Welcome to Part Twenty-Eight of our latest audio adventure: A Journal of the Plague Year by Daniel Defoe. In tonight's episode, as our account of the Great Plague of London winds toward its finale, the experts begin to detect the flattening of the curve:
I remember my friend Dr Heath, coming to see me the week before, told me he was sure that the violence of it would assuage in a few days; but when I saw the weekly bill of that week, which was the highest of the whole year, being 8297 of all diseases, I upbraided him with it, and asked him what he had made his judgement from... 'Look you,' says he, 'by the number which are at this time sick and infected, there should have been twenty thousand dead the last week instead of eight thousand, if the inveterate mortal contagion had been as it was two weeks ago; for then it ordinarily killed in two or three days, now not under eight or ten; and then not above one in five recovered, whereas I have observed that now not above two in five miscarry. And, observe it from me, the next bill will decrease, and you will see many more people recover than used to do; for though a vast multitude are now everywhere infected, and as many every day fall sick, yet there will not so many die as there did, for the malignity of the distemper is abated';â€”adding that he began now to hope, nay, more than hope, that the infection had passed its crisis and was going off; and accordingly so it was, for the next week being, as I said, the last in September, the bill decreased almost two thousand.
Of course, the minute the curve starts flattening, everyone wants to re-open the economy:
The audacious creatures were so possessed with the first joy and so surprised with the satisfaction of seeing a vast decrease in the weekly bills, that they were impenetrable by any new terrors, and would not be persuaded but that the bitterness of death was past; and it was to no more purpose to talk to them than to an east wind; but they opened shops, went about streets, did business, and conversed with anybody that came in their way to converse with, whether with business or without, neither inquiring of their health or so much as being apprehensive of any danger from them, though they knew them not to be sound...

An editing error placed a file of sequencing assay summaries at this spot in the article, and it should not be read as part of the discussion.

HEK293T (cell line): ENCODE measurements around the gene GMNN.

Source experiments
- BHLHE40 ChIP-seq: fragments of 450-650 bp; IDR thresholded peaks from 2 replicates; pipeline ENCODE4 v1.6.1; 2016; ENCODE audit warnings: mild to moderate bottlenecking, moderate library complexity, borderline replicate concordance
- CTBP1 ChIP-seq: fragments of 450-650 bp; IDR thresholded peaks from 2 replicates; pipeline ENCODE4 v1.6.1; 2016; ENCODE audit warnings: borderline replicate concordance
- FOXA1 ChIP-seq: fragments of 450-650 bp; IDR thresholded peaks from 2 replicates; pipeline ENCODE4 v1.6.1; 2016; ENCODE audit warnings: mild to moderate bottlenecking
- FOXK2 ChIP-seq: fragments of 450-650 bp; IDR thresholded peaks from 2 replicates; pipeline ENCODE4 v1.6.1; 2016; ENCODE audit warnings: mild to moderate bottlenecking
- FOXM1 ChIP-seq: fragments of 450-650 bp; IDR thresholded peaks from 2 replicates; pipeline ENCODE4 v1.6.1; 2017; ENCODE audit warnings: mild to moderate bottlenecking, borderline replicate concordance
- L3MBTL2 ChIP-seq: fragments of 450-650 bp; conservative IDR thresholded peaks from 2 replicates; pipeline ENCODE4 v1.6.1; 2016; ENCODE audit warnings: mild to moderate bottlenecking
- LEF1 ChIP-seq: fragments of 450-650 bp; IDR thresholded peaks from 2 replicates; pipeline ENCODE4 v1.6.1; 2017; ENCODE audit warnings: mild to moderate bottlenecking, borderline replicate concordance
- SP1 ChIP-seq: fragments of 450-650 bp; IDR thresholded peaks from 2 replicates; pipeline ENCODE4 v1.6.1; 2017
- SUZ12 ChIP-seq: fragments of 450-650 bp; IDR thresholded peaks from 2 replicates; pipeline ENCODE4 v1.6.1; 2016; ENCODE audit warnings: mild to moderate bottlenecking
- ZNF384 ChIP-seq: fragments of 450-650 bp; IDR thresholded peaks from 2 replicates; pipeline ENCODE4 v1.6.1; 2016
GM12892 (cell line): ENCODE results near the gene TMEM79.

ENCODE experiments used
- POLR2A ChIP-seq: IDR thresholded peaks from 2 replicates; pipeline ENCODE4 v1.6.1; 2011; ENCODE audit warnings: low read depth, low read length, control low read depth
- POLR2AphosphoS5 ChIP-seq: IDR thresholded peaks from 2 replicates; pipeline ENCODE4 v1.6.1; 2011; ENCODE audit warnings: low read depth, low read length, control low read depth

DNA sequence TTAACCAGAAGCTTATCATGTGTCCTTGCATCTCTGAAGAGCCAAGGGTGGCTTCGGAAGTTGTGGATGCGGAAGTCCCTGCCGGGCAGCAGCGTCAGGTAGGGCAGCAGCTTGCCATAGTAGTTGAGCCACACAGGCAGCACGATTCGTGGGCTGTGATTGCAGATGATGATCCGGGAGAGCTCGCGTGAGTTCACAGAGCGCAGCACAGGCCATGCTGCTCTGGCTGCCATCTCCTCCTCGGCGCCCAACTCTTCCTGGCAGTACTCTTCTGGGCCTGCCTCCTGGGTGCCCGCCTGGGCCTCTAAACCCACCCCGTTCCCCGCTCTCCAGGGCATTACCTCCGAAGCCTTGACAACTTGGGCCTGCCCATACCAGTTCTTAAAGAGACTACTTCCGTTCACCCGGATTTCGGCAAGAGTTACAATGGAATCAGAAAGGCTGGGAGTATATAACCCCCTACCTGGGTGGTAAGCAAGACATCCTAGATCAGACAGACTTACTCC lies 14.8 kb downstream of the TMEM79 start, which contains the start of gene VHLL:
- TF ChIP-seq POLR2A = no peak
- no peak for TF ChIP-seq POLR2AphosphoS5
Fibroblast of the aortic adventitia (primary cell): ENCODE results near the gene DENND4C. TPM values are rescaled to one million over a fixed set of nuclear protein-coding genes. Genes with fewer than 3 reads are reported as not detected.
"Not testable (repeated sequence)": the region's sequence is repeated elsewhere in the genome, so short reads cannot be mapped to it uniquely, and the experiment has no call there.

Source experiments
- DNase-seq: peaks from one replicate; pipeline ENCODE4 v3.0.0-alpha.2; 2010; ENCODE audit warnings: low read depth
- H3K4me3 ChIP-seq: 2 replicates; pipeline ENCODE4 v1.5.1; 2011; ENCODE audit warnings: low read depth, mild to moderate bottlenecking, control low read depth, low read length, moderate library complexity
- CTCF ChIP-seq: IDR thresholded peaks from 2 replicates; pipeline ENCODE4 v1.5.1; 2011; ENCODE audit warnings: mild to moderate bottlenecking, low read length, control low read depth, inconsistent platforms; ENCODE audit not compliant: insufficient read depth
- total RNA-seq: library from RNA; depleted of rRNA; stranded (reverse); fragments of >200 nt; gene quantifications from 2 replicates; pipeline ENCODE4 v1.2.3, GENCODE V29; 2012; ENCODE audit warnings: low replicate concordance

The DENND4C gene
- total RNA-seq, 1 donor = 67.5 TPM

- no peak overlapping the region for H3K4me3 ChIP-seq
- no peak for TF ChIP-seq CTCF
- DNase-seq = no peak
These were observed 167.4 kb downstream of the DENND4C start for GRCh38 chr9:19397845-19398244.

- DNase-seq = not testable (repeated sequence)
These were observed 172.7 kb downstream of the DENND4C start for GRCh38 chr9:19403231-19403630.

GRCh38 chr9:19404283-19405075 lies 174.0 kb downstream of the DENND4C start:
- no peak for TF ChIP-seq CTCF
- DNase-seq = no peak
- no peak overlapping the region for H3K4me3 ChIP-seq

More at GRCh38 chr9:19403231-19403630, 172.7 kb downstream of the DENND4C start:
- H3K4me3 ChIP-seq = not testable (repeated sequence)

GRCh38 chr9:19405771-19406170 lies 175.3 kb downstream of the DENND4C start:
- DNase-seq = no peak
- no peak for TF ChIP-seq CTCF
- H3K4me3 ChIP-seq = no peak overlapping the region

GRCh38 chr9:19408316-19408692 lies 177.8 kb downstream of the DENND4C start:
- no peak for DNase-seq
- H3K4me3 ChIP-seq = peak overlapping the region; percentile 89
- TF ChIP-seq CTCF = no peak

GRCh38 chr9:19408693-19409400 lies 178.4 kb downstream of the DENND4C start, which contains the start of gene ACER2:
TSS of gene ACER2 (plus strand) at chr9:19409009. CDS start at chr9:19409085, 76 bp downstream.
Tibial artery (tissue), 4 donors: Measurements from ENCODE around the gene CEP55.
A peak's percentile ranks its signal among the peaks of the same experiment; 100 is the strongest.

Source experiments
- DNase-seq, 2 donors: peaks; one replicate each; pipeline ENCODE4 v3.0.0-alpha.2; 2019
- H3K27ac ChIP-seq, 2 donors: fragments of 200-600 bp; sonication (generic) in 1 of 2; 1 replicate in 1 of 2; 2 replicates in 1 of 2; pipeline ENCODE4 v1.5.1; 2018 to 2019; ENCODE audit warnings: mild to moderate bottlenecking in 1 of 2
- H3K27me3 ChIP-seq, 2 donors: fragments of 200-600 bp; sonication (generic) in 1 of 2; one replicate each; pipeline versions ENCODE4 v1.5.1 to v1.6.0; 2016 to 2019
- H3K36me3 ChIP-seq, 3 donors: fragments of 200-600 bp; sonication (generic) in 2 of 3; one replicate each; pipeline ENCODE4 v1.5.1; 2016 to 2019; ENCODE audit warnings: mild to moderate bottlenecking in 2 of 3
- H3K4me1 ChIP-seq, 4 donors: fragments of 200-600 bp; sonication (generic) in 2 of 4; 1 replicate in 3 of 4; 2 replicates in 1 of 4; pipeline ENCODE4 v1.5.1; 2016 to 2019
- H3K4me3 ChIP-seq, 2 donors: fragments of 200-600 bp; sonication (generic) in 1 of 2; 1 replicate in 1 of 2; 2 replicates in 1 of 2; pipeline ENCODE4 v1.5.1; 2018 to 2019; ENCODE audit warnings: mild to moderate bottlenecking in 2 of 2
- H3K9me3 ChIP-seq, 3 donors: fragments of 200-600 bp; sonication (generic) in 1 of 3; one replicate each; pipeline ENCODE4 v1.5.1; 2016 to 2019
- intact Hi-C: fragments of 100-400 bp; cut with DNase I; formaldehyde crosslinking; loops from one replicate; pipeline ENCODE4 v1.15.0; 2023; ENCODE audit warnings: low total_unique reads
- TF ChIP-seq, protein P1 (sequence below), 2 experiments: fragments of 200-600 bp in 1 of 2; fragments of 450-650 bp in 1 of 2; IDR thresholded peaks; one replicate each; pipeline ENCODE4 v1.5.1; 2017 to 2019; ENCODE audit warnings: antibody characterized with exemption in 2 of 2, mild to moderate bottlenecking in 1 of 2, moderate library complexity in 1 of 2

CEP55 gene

But it had another effect, which they could not check; for as the first rumour had spread not over the city only, but into the country, it had the like effect: and the people were so tired with being so long from London, and so eager to come back, that they flocked to town without fear or forecast, and began to show themselves in the streets as if all the danger was over. It was indeed surprising to see it, for though there died still from 1000 to 1800 a week, yet the people flocked to town as if all had been well.
James P, a First Week Founding Member of the Steyn Club from Texas, observes:
It is fascinating as Mark notes in his introduction how little has changed in terms of government response ...though the Lord Mayor of London in 1665 seems to have been more effective at ensuring those out of work got food as compared to the current stimulus check mess.
That is true, James. The Lord Mayor, Sir John Lawrence, was term-limited to a single year before he had to return to his profession (haberdashery), but if he were running almost anywhere today he would be the small-government candidate - and evidently he had less difficulty impressing his will on his modest number of official than, say, Steve Mnuchin does on the far more bloated bureaucracy of the United States Treasury.
If you'd like to know more about The Mark Steyn Club, please click here - and don't forget our special gift membership. Do join me tomorrow evening, Friday, for Part Twenty-Nine of A Journal of the Plague Year.